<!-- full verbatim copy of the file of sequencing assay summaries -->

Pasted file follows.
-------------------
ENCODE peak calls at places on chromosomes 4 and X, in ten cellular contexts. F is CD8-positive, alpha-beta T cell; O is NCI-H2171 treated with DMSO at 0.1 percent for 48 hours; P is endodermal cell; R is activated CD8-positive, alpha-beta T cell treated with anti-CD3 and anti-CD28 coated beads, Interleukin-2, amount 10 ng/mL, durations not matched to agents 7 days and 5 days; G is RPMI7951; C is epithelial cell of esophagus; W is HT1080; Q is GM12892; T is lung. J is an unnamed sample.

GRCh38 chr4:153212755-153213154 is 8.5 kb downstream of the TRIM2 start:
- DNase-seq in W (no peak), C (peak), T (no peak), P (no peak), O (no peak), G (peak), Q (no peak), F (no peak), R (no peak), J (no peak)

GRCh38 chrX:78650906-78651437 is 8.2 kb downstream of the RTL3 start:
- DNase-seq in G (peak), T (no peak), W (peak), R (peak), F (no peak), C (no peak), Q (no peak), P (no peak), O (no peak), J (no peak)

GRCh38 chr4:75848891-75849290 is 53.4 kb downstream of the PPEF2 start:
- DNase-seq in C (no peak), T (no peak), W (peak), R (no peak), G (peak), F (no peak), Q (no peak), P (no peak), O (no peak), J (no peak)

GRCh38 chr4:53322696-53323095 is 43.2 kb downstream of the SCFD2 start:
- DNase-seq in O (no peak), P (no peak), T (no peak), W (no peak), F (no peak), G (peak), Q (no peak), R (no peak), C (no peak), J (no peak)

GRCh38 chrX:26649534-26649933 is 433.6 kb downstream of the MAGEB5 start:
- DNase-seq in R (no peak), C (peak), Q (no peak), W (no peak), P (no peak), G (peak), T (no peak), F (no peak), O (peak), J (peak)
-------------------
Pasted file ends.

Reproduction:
ENCODE peak calls at places on chromosomes 4 and X, in ten cellular contexts. F is CD8-positive, alpha-beta T cell; O is NCI-H2171 treated with DMSO at 0.1 percent for 48 hours; P is endodermal cell; R is activated CD8-positive, alpha-beta T cell treated with anti-CD3 and anti-CD28 coated beads, Interleukin-2, amount 10 ng/mL, durations not matched to agents 7 days and 5 days; G is RPMI7951; C is epithelial cell of esophagus; W is HT1080; Q is GM12892; T is lung. J is an unnamed sample.

GRCh38 chr4:153212755-153213154 is 8.5 kb downstream of the TRIM2 start:
- DNase-seq in W (no peak), C (peak), T (no peak), P (no peak), O (no peak), G (peak), Q (no peak), F (no peak), R (no peak), J (no peak)

GRCh38 chrX:78650906-78651437 is 8.2 kb downstream of the RTL3 start:
- DNase-seq in G (peak), T (no peak), W (peak), R (peak), F (no peak), C (no peak), Q (no peak), P (no peak), O (no peak), J (no peak)

GRCh38 chr4:75848891-75849290 is 53.4 kb downstream of the PPEF2 start:
- DNase-seq in C (no peak), T (no peak), W (peak), R (no peak), G (peak), F (no peak), Q (no peak), P (no peak), O (no peak), J (no peak)

GRCh38 chr4:53322696-53323095 is 43.2 kb downstream of the SCFD2 start:
- DNase-seq in O (no peak), P (no peak), T (no peak), W (no peak), F (no peak), G (peak), Q (no peak), R (no peak), C (no peak), J (no peak)

GRCh38 chrX:26649534-26649933 is 433.6 kb downstream of the MAGEB5 start:
- DNase-seq in R (no peak), C (peak), Q (no peak), W (no peak), P (no peak), G (peak), T (no peak), F (no peak), O (peak), J (peak)